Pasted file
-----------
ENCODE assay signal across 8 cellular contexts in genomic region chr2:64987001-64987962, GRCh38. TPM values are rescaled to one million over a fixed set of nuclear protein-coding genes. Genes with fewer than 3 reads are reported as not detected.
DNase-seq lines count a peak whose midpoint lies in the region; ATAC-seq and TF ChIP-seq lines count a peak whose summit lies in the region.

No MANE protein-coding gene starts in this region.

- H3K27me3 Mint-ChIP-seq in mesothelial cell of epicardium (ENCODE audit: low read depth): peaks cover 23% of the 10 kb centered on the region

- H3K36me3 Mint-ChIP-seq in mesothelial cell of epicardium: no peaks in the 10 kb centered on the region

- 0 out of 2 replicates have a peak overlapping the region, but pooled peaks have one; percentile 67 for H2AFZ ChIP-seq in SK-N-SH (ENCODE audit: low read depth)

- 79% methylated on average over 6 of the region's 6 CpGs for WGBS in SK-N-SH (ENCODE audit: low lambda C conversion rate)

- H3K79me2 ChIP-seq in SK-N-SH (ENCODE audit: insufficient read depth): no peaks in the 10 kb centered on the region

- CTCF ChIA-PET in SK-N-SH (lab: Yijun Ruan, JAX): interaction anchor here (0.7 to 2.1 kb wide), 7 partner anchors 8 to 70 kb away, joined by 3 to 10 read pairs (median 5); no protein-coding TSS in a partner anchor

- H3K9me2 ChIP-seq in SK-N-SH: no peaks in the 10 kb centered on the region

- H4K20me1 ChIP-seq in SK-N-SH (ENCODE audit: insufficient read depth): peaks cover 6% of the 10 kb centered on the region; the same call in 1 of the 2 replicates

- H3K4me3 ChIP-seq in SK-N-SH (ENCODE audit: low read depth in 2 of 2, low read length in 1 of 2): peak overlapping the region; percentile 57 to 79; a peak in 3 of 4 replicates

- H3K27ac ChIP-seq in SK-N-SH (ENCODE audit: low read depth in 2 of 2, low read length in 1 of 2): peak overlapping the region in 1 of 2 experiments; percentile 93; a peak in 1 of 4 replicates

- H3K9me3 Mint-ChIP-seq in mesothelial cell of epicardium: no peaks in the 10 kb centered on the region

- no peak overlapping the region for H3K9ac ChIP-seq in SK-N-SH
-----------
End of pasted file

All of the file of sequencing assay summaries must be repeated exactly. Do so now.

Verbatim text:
ENCODE assay signal across 8 cellular contexts in genomic region chr2:64987001-64987962, GRCh38. TPM values are rescaled to one million over a fixed set of nuclear protein-coding genes. Genes with fewer than 3 reads are reported as not detected.
DNase-seq lines count a peak whose midpoint lies in the region; ATAC-seq and TF ChIP-seq lines count a peak whose summit lies in the region.

No MANE protein-coding gene starts in this region.

- H3K27me3 Mint-ChIP-seq in mesothelial cell of epicardium (ENCODE audit: low read depth): peaks cover 23% of the 10 kb centered on the region

- H3K36me3 Mint-ChIP-seq in mesothelial cell of epicardium: no peaks in the 10 kb centered on the region

- 0 out of 2 replicates have a peak overlapping the region, but pooled peaks have one; percentile 67 for H2AFZ ChIP-seq in SK-N-SH (ENCODE audit: low read depth)

- 79% methylated on average over 6 of the region's 6 CpGs for WGBS in SK-N-SH (ENCODE audit: low lambda C conversion rate)

- H3K79me2 ChIP-seq in SK-N-SH (ENCODE audit: insufficient read depth): no peaks in the 10 kb centered on the region

- CTCF ChIA-PET in SK-N-SH (lab: Yijun Ruan, JAX): interaction anchor here (0.7 to 2.1 kb wide), 7 partner anchors 8 to 70 kb away, joined by 3 to 10 read pairs (median 5); no protein-coding TSS in a partner anchor

- H3K9me2 ChIP-seq in SK-N-SH: no peaks in the 10 kb centered on the region

- H4K20me1 ChIP-seq in SK-N-SH (ENCODE audit: insufficient read depth): peaks cover 6% of the 10 kb centered on the region; the same call in 1 of the 2 replicates

- H3K4me3 ChIP-seq in SK-N-SH (ENCODE audit: low read depth in 2 of 2, low read length in 1 of 2): peak overlapping the region; percentile 57 to 79; a peak in 3 of 4 replicates

- H3K27ac ChIP-seq in SK-N-SH (ENCODE audit: low read depth in 2 of 2, low read length in 1 of 2): peak overlapping the region in 1 of 2 experiments; percentile 93; a peak in 1 of 4 replicates

- H3K9me3 Mint-ChIP-seq in mesothelial cell of epicardium: no peaks in the 10 kb centered on the region

- no peak overlapping the region for H3K9ac ChIP-seq in SK-N-SH